Yesterday Rebecca Ryan of Next Generation Consulting presented “Destination ICT.” This is a program designed to “attract and retain talent to Wichita.” It’s sponsored by Young Professionals of Wichita which is an initiative of the Wichita Metro Chamber of Commerce.
In her talk, Ryan presented evidence that knowledge workers are highly concentrated, and that a relatively small proportion of workers create much of the economic output. “Some workers have a higher economic impact on an economy than other workers.” She said that Wichita must continue to invest in knowledge-based jobs and knowledge-based occupations.
She said that Wichita employers say that they need 3,000 professional workers over the next six to eight years. But 23 percent of the people Ryan surveyed said they are leaving Wichita in the next four years. She said this would cost Wichita $610 million over the next four years.
Ryan said Wichita needs to use “intentional design” in which we design an ICT that “people are homesick for.”
Ryan presented the seven indexes of a “next city” — referring to attributes, attitudes, and amenities that the “next generation” will get excited about. These are:
- Cost of lifestyle. Can I afford to live here?
- Earning opportunities. Many families or couples who locate to a town require two jobs.
- Vitality. Is this a community that invests in parks, trails, and recreation?
- Learning. This refers to career education for professionals as well as the K-12 public school system.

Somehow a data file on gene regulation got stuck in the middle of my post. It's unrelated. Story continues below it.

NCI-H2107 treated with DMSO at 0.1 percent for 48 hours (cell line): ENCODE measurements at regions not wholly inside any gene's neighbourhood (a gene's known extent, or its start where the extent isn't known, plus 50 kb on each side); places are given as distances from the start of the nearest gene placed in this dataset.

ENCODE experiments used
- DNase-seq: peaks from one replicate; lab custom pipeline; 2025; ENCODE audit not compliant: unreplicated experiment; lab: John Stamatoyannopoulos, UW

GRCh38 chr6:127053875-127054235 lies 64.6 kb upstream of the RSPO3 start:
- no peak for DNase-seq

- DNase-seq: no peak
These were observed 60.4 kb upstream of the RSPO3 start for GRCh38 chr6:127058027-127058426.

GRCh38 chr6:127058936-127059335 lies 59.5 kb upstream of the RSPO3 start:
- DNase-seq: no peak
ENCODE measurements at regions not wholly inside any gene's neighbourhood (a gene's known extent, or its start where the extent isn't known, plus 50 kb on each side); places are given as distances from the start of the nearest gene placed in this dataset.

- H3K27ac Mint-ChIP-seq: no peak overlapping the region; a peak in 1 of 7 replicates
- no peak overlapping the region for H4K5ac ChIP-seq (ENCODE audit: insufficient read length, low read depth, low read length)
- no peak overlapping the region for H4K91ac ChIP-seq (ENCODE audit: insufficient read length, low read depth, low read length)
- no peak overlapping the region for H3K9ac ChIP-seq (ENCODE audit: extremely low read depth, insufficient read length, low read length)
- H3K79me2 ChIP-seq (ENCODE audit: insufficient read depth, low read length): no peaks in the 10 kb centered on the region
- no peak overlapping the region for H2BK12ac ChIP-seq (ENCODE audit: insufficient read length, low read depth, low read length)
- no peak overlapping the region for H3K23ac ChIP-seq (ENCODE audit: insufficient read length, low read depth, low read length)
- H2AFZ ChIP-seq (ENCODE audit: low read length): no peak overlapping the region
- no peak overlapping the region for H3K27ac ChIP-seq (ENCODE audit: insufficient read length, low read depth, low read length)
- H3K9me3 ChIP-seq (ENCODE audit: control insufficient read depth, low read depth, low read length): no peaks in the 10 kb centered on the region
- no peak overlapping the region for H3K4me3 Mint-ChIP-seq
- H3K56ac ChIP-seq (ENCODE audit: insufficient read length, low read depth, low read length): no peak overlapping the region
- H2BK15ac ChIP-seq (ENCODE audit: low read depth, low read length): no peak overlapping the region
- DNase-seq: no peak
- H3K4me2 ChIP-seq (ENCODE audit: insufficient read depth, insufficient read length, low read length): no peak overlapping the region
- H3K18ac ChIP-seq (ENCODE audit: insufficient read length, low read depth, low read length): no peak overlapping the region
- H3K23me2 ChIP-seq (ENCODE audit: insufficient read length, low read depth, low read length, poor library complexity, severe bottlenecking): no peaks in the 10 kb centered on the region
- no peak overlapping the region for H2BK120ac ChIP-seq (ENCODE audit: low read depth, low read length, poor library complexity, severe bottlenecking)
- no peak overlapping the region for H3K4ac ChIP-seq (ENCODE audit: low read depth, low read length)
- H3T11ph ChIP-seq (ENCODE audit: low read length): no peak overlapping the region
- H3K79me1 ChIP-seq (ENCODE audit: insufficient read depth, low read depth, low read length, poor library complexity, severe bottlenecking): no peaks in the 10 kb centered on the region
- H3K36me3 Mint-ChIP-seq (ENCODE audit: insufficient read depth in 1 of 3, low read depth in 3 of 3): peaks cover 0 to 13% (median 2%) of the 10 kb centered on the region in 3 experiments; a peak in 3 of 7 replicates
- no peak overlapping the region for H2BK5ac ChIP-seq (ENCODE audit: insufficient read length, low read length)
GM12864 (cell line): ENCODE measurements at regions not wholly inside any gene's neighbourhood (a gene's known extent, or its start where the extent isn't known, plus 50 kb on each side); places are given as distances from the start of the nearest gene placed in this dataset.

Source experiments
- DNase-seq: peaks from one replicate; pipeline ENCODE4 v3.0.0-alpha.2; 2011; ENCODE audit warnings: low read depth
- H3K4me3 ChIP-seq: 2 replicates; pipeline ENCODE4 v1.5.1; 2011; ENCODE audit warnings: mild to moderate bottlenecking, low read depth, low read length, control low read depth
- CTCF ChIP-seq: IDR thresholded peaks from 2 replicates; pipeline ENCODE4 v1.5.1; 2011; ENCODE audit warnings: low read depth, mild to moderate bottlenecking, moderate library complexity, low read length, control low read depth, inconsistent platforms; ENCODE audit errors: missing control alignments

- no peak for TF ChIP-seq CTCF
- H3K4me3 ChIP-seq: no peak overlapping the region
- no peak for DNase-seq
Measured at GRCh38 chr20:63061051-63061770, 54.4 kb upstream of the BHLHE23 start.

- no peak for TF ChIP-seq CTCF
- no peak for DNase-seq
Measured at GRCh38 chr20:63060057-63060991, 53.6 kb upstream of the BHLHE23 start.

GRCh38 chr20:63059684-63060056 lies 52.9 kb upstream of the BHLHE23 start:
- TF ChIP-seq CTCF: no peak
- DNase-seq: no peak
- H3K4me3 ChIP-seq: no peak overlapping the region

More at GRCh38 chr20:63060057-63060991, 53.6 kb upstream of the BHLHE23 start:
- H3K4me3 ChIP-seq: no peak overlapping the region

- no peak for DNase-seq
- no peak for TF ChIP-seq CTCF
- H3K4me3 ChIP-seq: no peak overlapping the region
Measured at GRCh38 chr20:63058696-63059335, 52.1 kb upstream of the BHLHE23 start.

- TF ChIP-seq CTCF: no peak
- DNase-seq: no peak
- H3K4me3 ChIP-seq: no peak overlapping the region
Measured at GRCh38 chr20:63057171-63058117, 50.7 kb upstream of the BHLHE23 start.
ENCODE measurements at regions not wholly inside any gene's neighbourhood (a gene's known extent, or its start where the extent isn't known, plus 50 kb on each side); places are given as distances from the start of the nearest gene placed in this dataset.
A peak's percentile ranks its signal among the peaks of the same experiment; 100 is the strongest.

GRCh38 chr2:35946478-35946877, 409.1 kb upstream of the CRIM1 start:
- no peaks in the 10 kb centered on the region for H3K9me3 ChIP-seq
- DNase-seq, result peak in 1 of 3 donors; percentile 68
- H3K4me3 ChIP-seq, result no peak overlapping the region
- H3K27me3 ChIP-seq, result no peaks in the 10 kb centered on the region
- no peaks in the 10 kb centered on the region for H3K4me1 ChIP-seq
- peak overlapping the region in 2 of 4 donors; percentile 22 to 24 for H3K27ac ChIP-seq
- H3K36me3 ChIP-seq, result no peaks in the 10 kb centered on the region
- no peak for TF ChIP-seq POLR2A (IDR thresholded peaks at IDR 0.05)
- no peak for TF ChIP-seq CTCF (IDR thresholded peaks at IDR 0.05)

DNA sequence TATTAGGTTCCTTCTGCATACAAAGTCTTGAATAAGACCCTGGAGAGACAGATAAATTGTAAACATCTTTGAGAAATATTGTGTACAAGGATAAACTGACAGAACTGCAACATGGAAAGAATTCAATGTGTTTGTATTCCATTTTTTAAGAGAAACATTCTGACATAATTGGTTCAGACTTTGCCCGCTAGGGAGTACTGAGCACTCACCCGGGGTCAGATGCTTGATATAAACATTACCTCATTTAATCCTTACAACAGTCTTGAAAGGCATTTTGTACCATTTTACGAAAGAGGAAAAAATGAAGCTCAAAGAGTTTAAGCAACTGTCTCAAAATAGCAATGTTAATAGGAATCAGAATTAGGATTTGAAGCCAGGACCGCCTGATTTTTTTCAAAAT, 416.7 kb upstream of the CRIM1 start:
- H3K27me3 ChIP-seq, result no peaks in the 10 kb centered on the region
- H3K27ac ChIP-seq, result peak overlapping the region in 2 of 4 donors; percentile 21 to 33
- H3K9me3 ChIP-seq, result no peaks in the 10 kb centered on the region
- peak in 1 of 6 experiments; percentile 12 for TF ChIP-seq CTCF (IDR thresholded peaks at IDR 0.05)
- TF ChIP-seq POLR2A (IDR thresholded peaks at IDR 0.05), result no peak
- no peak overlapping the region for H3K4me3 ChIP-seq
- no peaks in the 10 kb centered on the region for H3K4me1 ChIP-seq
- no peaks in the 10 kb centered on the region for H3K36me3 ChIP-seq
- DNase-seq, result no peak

- Around town. This refers both to in-town mobility as well as things like the number of flights.
- Social capital. Does everyone feel they have a stake and a say in the community? Voting rates and crime count here.
- After hours. What is there to do after work and on weekends?
Ryan showed a chart, based on a survey of Wichitans, that showed “value vs. perception,” that is, how do Wichitans feel about these indexes as compared to their measured values? Consistently, Wichitans’ perception was lower than the reality.
Wichita scores well in cost of lifestyle. Wichita scored low in “around town.” Wichita also scored low in earning opportunities. In other categories, Wichita scored about the same as its group of peer cities, which for the purposes of this analysis are Denver, Raleigh, Lexington, Kansas City, Omaha, Oklahoma City, Tulsa, Chattanooga, Fort Worth, Salt Lake City, and Richmond.
Ryan said that Wichita’s low cost of lifestyle is “a key strength that can be leveraged, particularly in efforts to attract and retain Millennials who are in their early years of earning.”
Ryan said we need to connect people to Wichita’s career opportunities. She showed two examples — ColumbusTalent.com in Columbus, Indiana, and SmartCareerMove.com in Iowa — of cities or regions that have done this. Also, she said we need to feature employers on high-traffic websites. A “robust internship culture” is valuable, too.
She also recommended that we make Wichita a more attractive place to work and play, and that is sustainable. She mentioned — as do the downtown Wichita planners — “connectedness.” A quote from a survey participant is “There are parks [in Wichita], but there’s no way to get from one to another … there are no arteries linking the green spaces.” She said that Wichita should have many more miles of bike paths. Our bus transit system is a problem, too, as it takes a very long time to get from one place to another on a bus. She recommended a grid system rather than a hub system as Wichita presently uses.
Wichitans also needs to convince themselves that Wichita is a great place to live. She said that most people don’t realize Wichita is as large in population as it is.